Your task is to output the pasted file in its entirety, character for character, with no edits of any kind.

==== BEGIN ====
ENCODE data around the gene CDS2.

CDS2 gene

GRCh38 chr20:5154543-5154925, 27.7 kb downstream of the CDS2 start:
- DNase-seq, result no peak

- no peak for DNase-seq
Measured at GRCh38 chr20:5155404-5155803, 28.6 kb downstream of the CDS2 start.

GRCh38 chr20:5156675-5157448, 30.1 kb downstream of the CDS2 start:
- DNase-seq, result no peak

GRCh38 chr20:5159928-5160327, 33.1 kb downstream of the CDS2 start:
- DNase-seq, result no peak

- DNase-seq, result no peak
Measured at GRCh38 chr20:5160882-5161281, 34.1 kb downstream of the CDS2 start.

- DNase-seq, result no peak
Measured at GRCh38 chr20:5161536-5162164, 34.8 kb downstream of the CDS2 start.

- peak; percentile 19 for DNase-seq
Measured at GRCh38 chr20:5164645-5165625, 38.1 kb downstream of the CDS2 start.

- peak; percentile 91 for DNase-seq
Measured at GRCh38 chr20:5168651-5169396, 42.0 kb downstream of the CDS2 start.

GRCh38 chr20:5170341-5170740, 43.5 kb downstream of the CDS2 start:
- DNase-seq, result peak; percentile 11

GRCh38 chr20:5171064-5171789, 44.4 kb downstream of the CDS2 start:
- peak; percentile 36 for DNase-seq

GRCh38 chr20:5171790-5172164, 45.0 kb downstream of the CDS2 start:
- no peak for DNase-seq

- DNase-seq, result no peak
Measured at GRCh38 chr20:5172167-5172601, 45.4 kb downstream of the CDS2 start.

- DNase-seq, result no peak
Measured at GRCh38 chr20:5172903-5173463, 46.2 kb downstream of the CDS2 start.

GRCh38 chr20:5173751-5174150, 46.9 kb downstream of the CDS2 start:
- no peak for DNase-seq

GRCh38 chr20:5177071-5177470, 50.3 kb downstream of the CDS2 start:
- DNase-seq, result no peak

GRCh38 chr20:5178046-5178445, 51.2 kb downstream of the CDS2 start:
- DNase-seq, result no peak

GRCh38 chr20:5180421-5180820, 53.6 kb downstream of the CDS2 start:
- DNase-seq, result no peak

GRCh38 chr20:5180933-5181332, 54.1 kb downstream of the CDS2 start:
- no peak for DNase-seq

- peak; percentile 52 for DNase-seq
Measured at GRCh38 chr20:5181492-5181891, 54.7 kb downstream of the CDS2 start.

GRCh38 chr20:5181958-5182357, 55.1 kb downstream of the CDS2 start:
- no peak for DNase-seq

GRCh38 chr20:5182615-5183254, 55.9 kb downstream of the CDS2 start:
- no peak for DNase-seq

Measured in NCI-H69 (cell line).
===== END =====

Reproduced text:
ENCODE data around the gene CDS2.

CDS2 gene

GRCh38 chr20:5154543-5154925, 27.7 kb downstream of the CDS2 start:
- DNase-seq, result no peak

- no peak for DNase-seq
Measured at GRCh38 chr20:5155404-5155803, 28.6 kb downstream of the CDS2 start.

GRCh38 chr20:5156675-5157448, 30.1 kb downstream of the CDS2 start:
- DNase-seq, result no peak

GRCh38 chr20:5159928-5160327, 33.1 kb downstream of the CDS2 start:
- DNase-seq, result no peak

- DNase-seq, result no peak
Measured at GRCh38 chr20:5160882-5161281, 34.1 kb downstream of the CDS2 start.

- DNase-seq, result no peak
Measured at GRCh38 chr20:5161536-5162164, 34.8 kb downstream of the CDS2 start.

- peak; percentile 19 for DNase-seq
Measured at GRCh38 chr20:5164645-5165625, 38.1 kb downstream of the CDS2 start.

- peak; percentile 91 for DNase-seq
Measured at GRCh38 chr20:5168651-5169396, 42.0 kb downstream of the CDS2 start.

GRCh38 chr20:5170341-5170740, 43.5 kb downstream of the CDS2 start:
- DNase-seq, result peak; percentile 11

GRCh38 chr20:5171064-5171789, 44.4 kb downstream of the CDS2 start:
- peak; percentile 36 for DNase-seq

GRCh38 chr20:5171790-5172164, 45.0 kb downstream of the CDS2 start:
- no peak for DNase-seq

- DNase-seq, result no peak
Measured at GRCh38 chr20:5172167-5172601, 45.4 kb downstream of the CDS2 start.

- DNase-seq, result no peak
Measured at GRCh38 chr20:5172903-5173463, 46.2 kb downstream of the CDS2 start.

GRCh38 chr20:5173751-5174150, 46.9 kb downstream of the CDS2 start:
- no peak for DNase-seq

GRCh38 chr20:5177071-5177470, 50.3 kb downstream of the CDS2 start:
- DNase-seq, result no peak

GRCh38 chr20:5178046-5178445, 51.2 kb downstream of the CDS2 start:
- DNase-seq, result no peak

GRCh38 chr20:5180421-5180820, 53.6 kb downstream of the CDS2 start:
- DNase-seq, result no peak

GRCh38 chr20:5180933-5181332, 54.1 kb downstream of the CDS2 start:
- no peak for DNase-seq

- peak; percentile 52 for DNase-seq
Measured at GRCh38 chr20:5181492-5181891, 54.7 kb downstream of the CDS2 start.

GRCh38 chr20:5181958-5182357, 55.1 kb downstream of the CDS2 start:
- no peak for DNase-seq

GRCh38 chr20:5182615-5183254, 55.9 kb downstream of the CDS2 start:
- no peak for DNase-seq

Measured in NCI-H69 (cell line).